UDS from an embedded hacker's perspective
Dec 16, 2009, 22:03 (0 Talkback[s])
(Other stories by Grant Likely)
Re-Imagining Linux Platforms to Meet the Needs of Cloud Service Providers
"The Summit covered a wide range of topics from low level kernel
details, to best community practices, but the ARM netbook support
sessions were particularly interesting. At this UDS, the Ubuntu ARM
developers set out to enable support for many ARM machines in a
single distribution, a difficult task due to the lack of a standard
firmware interface on ARM systems; a familiar problem to embedded
developers. This report covers the solutions debated at UDS —
including Kexec bootloaders and the flattened device tree —
and the choices made for the next Ubuntu release.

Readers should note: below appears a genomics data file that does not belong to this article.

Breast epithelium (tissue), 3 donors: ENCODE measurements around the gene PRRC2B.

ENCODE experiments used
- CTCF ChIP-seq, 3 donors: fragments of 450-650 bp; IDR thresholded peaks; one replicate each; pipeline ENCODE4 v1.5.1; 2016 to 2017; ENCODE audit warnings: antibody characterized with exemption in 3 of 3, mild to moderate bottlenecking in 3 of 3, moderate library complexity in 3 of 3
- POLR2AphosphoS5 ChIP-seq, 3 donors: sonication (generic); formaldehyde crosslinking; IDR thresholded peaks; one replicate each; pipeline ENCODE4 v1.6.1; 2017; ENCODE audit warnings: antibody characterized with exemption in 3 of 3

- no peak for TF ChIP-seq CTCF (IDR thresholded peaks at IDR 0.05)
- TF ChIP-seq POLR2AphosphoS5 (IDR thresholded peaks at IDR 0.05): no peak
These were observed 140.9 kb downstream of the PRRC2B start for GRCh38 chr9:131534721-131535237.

"Ubuntu has supported the ARM architecture since the 2008
Intrepid Ibex (8.10) release, but the relative lack of consumer
hardware has effectively made it interesting only to developers.
During the Lucid cycle we can expect that to change as Canonical is
working with ARM netbook OEMs to provide full support for the new
devices that are widely anticipated to appear on the market in the
"However, support for a wide range of ARM devices is complicated
by the absence of any form of a firmware interface standard for ARM
systems. The vast majority of ARM designs are embedded systems with
no expectation that the end user will install their own software.
General purpose ARM computers are historical rarities; the notable
exceptions being the original Archimedes, and the Corel Netwinder.
As such, unlike the x86 architecture where an IBM PC-type BIOS is
mostly a given, device manufactures can (and do!) implement
whatever firmware interface best meets their needs. Every device
has a different method for booting the OS. Additionally, since
firmware provides little if any information about the hardware, the
kernel must be hard coded with device addresses and configuration